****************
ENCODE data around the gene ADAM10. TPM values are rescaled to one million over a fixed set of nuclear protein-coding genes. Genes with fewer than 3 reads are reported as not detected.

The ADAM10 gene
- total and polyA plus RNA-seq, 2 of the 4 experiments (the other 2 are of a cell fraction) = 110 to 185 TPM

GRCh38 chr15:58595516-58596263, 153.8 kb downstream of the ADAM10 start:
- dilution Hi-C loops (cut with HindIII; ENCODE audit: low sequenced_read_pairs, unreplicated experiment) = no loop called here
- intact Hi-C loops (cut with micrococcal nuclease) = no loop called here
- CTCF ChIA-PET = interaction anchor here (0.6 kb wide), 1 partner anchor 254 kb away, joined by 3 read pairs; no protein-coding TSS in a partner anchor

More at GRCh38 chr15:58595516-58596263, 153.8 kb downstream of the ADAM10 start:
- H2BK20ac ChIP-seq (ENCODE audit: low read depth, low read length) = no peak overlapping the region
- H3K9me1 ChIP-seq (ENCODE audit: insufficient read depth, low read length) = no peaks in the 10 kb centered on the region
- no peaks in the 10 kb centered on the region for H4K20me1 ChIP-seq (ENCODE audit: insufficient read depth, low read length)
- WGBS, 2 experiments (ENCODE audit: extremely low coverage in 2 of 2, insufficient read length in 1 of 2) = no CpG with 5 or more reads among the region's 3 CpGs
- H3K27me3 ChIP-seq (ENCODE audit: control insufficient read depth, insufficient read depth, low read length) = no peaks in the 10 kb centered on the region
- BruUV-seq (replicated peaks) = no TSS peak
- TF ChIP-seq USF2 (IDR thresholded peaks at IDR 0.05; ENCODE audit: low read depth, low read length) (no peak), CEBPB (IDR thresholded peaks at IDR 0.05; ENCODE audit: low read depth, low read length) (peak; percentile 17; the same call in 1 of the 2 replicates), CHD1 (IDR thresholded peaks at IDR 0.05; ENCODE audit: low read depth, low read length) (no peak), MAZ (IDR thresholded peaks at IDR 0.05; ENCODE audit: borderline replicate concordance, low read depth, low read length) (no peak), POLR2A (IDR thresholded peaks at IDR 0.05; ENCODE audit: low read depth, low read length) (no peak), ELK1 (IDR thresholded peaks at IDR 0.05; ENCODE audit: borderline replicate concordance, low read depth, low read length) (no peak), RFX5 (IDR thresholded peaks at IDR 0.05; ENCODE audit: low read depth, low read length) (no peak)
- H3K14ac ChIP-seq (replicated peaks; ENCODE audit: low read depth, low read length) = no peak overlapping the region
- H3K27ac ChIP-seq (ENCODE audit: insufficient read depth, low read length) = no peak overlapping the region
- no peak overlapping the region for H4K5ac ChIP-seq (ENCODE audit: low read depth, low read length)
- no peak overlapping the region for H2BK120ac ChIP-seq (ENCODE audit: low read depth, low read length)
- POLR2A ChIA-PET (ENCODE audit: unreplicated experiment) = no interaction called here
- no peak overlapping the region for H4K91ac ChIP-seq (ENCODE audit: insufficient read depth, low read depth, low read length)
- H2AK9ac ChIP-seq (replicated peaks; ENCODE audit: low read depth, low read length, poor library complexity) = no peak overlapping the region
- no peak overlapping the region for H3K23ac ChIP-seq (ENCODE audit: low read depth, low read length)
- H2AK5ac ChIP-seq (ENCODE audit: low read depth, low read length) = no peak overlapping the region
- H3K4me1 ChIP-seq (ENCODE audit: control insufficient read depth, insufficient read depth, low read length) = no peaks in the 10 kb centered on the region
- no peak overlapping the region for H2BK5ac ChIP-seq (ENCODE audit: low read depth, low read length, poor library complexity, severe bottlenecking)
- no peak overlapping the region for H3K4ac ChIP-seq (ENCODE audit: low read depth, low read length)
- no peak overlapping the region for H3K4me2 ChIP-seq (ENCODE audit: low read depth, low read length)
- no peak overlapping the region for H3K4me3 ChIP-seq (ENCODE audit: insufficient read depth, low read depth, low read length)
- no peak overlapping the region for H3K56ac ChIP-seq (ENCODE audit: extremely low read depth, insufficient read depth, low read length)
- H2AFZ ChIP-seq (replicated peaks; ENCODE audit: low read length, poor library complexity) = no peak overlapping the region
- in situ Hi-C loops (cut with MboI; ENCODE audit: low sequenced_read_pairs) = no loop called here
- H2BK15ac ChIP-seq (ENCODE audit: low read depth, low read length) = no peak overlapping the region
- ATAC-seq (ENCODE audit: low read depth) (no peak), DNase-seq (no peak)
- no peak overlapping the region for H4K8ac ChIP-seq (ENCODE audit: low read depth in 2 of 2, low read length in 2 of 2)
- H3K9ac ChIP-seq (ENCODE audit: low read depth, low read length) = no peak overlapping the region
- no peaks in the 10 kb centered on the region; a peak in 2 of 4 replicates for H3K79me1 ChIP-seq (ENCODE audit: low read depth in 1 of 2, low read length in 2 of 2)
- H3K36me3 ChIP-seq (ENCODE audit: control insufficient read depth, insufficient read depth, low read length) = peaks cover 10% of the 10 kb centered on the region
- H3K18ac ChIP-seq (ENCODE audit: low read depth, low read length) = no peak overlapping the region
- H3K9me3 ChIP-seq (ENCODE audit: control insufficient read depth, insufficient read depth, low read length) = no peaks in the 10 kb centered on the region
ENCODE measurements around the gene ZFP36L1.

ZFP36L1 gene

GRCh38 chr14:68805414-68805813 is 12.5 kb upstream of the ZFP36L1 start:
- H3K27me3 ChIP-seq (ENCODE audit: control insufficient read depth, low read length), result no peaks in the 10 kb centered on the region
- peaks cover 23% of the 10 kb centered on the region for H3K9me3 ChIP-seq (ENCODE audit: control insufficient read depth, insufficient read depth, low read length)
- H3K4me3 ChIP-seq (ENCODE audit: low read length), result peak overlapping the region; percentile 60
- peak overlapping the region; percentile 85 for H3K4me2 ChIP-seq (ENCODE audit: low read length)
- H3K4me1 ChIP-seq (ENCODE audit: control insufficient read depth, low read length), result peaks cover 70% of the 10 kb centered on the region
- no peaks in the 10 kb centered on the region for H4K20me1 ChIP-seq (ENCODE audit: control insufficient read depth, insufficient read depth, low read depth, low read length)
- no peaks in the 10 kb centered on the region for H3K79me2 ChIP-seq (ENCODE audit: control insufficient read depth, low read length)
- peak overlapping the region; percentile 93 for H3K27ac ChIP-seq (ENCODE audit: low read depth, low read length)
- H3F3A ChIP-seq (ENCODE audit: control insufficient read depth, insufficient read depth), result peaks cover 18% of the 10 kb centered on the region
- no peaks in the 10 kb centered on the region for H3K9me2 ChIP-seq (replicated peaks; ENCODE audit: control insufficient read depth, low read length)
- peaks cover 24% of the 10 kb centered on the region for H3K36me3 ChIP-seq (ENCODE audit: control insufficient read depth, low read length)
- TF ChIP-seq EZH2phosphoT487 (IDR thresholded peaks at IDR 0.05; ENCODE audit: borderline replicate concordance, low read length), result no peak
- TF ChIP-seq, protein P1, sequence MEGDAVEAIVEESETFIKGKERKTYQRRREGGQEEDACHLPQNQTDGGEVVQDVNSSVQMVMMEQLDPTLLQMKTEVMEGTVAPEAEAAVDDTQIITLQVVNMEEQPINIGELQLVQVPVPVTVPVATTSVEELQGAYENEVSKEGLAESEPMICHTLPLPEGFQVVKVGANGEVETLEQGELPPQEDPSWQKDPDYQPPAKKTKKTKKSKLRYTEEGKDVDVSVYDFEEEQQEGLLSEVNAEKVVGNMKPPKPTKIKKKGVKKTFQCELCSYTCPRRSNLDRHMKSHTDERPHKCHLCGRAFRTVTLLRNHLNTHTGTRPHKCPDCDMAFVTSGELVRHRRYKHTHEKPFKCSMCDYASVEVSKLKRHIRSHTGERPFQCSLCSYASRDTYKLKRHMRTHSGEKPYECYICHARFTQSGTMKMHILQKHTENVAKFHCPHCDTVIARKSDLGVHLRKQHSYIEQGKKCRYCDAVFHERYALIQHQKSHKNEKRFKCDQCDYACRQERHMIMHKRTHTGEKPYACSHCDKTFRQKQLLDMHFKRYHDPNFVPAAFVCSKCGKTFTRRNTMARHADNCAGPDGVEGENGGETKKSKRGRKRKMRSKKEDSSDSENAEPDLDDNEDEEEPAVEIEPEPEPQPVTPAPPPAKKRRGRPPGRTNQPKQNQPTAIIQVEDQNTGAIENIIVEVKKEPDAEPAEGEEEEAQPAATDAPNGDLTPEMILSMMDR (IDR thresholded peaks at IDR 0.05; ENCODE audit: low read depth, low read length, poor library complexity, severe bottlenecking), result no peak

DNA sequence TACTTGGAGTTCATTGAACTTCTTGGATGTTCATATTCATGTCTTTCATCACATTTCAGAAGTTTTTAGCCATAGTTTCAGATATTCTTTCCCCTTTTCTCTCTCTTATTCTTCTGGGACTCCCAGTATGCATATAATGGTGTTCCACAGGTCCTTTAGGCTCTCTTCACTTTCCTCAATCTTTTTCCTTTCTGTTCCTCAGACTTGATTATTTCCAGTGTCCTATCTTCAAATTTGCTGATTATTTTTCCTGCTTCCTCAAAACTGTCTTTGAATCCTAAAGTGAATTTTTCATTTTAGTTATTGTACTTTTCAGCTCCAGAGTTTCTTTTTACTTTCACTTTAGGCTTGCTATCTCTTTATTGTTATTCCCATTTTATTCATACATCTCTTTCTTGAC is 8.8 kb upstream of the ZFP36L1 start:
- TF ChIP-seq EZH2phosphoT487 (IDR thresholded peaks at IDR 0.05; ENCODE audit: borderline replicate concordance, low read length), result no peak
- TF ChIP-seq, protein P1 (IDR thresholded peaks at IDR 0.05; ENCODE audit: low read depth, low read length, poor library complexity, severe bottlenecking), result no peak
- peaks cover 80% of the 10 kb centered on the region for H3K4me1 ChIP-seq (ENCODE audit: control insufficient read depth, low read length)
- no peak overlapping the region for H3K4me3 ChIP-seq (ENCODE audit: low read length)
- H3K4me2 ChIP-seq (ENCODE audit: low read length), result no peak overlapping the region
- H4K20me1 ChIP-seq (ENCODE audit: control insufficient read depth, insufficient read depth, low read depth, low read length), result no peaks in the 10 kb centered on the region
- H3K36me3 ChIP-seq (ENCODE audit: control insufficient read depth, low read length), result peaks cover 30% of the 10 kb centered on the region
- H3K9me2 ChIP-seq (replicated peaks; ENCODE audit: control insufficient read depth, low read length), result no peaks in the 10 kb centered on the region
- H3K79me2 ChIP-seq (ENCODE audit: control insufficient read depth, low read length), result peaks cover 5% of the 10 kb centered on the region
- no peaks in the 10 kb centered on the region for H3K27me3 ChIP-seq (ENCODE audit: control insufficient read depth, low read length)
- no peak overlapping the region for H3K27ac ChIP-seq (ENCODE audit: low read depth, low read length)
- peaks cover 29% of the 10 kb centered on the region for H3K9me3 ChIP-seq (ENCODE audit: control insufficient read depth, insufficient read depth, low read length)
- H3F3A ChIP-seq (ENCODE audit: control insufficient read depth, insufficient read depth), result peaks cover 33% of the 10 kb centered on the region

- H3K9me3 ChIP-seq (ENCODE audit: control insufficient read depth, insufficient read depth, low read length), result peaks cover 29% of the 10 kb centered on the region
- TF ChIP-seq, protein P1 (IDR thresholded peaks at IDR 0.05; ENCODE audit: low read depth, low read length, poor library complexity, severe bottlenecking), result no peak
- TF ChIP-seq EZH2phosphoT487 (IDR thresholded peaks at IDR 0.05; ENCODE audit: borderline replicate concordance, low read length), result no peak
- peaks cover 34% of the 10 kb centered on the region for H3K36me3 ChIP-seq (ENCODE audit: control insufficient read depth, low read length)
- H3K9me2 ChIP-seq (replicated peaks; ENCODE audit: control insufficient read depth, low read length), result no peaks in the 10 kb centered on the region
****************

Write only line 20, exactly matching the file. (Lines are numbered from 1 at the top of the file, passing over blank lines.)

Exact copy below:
- POLR2A ChIA-PET (ENCODE audit: unreplicated experiment) = no interaction called here